One of the nice things about Miami is that there is always someone you know who either owns a boat or has access to one. I just so happen to be friends with some pretty serious divers who not only have a boat, but have their own equipment and tanks too. So when they asked if I wanted to tag along on a diver’s trip to the Bahamas and possibly learn how to scuba dive, of course I had to say yes!
Leaving Miami at sunrise.
We set off from Miami early in the morning on our 3-day adventure and stopped somewhere off of Cat Cay a little while later. We anchored in the middle of the ocean with no land in sight. Water was in any direction you looked and we seemed to be the only boat in the area.
Just me and the ocean.
The guys immediately pulled on some diving gear and disappeared under the water. I have to admit, I was a little nervous to learn how to scuba dive since I’m not PADI certified so I was a little relieved when I wasn’t included right away. Instead, I spent the afternoon working on my tan and wobbling around on a paddleboard in the middle of the ocean while wondering if there were any sharks circling below me.
Trying to conquer the paddle board with very poor balance!
Towards the evening, after the guys had come back from their afternoon excursion, I received the run down on diving equipment: my first lesson. Next, I was handed some pink flippers and a snorkel and was told to practice breathing underwater. I’ve never been that fond of snorkels because I always end up getting water in the end of the tube. I also seemed to have lost my coordination in flippers but they were pink, so that made it all right.
It’s not easy to smile in a snorkel mask…
The sunset was beautiful that night and there’s nothing like going to sleep out on the ocean and waking up to an endless view of moving water.
The second day was when my real training began. I went over some rules and protocols before suiting up to take my first dive. I jumped in the water to have help getting my tank on because, well, some of the members of our group foresaw me potentially falling over due to the weight of it. And they probably would have been right. I had no idea that those things were as heavy as they are!
I started breathing through my mouthpiece and slowly sank below the surface of the water. The feeling of relying entirely upon the equipment on your back is a little terrifying of a thought but I tried to remain calm and focus on regulating my breathing.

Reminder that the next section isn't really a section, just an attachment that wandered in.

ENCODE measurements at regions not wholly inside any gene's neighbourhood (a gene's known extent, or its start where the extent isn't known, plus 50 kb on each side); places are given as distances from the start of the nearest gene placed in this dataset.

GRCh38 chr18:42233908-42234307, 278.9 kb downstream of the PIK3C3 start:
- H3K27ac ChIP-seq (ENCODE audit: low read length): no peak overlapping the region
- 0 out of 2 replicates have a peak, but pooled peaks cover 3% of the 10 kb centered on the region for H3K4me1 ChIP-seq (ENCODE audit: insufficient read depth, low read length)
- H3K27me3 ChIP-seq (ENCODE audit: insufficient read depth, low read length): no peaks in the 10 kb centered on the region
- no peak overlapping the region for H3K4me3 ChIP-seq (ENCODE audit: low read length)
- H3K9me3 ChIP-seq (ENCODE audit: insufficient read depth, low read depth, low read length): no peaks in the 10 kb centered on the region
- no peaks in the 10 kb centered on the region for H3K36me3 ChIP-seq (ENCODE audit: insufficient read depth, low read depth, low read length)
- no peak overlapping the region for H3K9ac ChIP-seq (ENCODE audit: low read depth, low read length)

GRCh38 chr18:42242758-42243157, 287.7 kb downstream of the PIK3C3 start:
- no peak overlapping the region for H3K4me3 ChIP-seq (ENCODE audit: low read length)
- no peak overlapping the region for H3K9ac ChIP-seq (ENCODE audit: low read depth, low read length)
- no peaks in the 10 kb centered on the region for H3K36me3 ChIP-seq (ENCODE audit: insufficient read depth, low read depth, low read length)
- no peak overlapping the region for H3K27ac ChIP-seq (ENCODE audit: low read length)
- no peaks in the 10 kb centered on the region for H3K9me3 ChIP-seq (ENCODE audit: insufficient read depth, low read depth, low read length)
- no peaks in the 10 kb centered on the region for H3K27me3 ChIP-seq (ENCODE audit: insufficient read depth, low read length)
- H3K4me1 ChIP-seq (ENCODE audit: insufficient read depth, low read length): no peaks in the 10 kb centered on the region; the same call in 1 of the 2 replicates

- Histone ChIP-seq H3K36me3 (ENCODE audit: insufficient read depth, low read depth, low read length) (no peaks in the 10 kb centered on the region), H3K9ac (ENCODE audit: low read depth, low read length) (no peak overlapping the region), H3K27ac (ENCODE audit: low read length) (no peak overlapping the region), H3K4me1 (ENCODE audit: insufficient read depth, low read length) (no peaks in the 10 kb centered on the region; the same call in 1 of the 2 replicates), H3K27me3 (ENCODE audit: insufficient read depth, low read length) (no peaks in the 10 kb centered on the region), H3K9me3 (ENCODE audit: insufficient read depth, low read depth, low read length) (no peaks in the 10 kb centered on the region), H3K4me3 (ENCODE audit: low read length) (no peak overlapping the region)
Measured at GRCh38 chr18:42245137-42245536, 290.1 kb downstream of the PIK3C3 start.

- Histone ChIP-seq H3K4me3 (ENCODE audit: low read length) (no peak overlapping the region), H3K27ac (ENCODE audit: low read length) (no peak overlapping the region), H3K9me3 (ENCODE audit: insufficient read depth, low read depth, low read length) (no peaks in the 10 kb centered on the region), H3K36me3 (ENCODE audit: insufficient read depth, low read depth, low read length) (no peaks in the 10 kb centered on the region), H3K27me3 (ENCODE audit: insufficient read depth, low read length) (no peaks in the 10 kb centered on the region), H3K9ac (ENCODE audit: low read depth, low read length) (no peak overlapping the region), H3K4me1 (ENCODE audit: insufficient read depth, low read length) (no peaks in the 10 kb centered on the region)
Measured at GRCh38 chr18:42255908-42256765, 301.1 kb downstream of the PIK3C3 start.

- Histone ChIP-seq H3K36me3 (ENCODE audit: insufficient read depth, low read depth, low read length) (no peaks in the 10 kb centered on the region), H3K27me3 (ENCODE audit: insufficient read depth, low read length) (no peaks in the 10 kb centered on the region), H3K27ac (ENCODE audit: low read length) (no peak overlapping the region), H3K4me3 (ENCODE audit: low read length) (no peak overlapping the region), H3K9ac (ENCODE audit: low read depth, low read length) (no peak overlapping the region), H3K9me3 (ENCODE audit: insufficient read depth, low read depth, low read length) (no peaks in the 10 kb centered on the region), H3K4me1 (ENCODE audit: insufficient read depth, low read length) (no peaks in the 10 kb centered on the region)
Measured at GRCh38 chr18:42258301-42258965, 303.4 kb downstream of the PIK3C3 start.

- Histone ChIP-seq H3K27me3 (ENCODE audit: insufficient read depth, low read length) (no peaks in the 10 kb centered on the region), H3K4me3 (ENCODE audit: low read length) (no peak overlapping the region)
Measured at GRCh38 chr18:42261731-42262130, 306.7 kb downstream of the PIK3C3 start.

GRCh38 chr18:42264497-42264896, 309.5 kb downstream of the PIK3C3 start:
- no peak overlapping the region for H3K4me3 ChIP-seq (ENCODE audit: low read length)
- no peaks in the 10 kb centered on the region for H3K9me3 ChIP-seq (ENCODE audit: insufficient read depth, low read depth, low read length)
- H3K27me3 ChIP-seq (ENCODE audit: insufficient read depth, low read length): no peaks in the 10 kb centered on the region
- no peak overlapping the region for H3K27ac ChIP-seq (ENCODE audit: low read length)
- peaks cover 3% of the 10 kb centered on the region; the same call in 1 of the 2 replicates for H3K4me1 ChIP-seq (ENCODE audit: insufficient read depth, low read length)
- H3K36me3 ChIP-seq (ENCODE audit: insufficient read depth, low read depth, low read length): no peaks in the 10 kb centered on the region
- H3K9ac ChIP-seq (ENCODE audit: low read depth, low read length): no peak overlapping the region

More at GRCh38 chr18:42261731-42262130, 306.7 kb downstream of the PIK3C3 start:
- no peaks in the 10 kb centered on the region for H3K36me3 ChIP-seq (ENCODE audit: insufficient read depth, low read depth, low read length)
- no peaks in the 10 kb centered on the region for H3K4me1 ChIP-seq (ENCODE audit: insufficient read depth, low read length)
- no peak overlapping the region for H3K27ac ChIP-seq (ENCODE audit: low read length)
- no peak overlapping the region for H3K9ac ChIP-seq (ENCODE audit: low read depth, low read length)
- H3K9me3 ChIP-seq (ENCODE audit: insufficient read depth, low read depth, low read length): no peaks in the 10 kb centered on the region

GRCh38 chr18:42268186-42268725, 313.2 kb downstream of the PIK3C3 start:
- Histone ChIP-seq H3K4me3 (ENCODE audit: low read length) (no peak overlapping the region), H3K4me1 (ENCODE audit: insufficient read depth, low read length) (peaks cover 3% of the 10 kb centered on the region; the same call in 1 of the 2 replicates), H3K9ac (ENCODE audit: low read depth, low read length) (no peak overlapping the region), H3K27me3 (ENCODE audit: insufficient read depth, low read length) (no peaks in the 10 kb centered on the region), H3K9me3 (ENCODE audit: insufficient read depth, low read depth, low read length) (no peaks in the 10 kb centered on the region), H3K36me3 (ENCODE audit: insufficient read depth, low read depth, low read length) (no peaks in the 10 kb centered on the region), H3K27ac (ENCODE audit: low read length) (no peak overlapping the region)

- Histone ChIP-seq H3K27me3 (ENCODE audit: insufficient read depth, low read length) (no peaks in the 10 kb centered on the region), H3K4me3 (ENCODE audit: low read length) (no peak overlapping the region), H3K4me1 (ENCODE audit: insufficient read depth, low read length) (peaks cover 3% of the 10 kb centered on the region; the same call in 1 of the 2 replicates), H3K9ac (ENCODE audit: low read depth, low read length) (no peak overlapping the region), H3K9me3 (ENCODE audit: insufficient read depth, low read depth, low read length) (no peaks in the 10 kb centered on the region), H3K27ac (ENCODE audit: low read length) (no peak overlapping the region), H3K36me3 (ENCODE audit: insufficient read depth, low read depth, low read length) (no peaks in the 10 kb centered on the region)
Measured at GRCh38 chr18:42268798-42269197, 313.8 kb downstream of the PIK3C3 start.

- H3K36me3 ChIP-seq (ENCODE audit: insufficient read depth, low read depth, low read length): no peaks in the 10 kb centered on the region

Once under water, I followed my diving partner around and tried to find little reefs to explore. We stayed at around 30 feet for my first dive but were able to see some fish swimming around the reefs and we were in an area where the ocean floor was quite shallow. It took me awhile to get used to my newfound freedom. Though I could move my body in any which way, I still felt confined somehow. We kept our time underwater relatively short and made our way back slowly to the surface.
My friends hauled my tank out of the water for me and checked the gauge. Apparently first time divers tend to use up a lot more oxygen in attempts to get used to breathing, but I had surprised them all by keeping my oxygen usage fairly low. I wasn’t really surprised by this since a significant amount of my time underwater was occupied with thoughts on how my survival depended on remaining calm.
Later that afternoon, my friends decided that they wanted to take me on a more ambitious dive that would take us pretty far under water. They told me it was no different from being 30 feet under and that the process would be the same. This time, we sank below the surface and steadily lowered ourselves to the ocean floor, which was at 75 feet.
A 75-foot dive on my second attempt!
It was pretty surreal being that far under the water. The guys had spear guns with them so I felt pretty safe and spent my time working on my coordination by doing flips and underwater acrobatics. I swam along the reefs spotting barracudas and lobsters. I was starting to feel quite comfortable with my underwater self when one of my friends tapped me on the shoulder to look behind me. Sure enough, there was a shark, maybe 6-8 feet long, swimming just yards away from us. For whatever reason, I didn’t feel an ounce of panic as we swam away.
I did panic when one of my friends speared a lobster and handed it to me to carry back. I wasn’t fond of the idea and clearly the “dead” lobster wasn’t either because as soon as I started to swim with it, it came alive and freaked out in my hand. All of its 100 legs were scrambling about trying to escape and the sudden awakening from it’s supposed death was enough to make me freak out as well and drop the thing. I was relieved to be fired from that job real quick.
As we made our way back to the surface, I couldn’t help but think about how many other sharks were in the area that we just couldn’t see. The scariest part of scuba diving for me is the visibility. You can only see about 20 feet in front of you and never know what you are going to swim up to until it is right in front of you.
It felt good to be back on the boat but I was thrilled to check scuba diving off my bucket list, especially because I also got to check off another one:
Swim with sharks!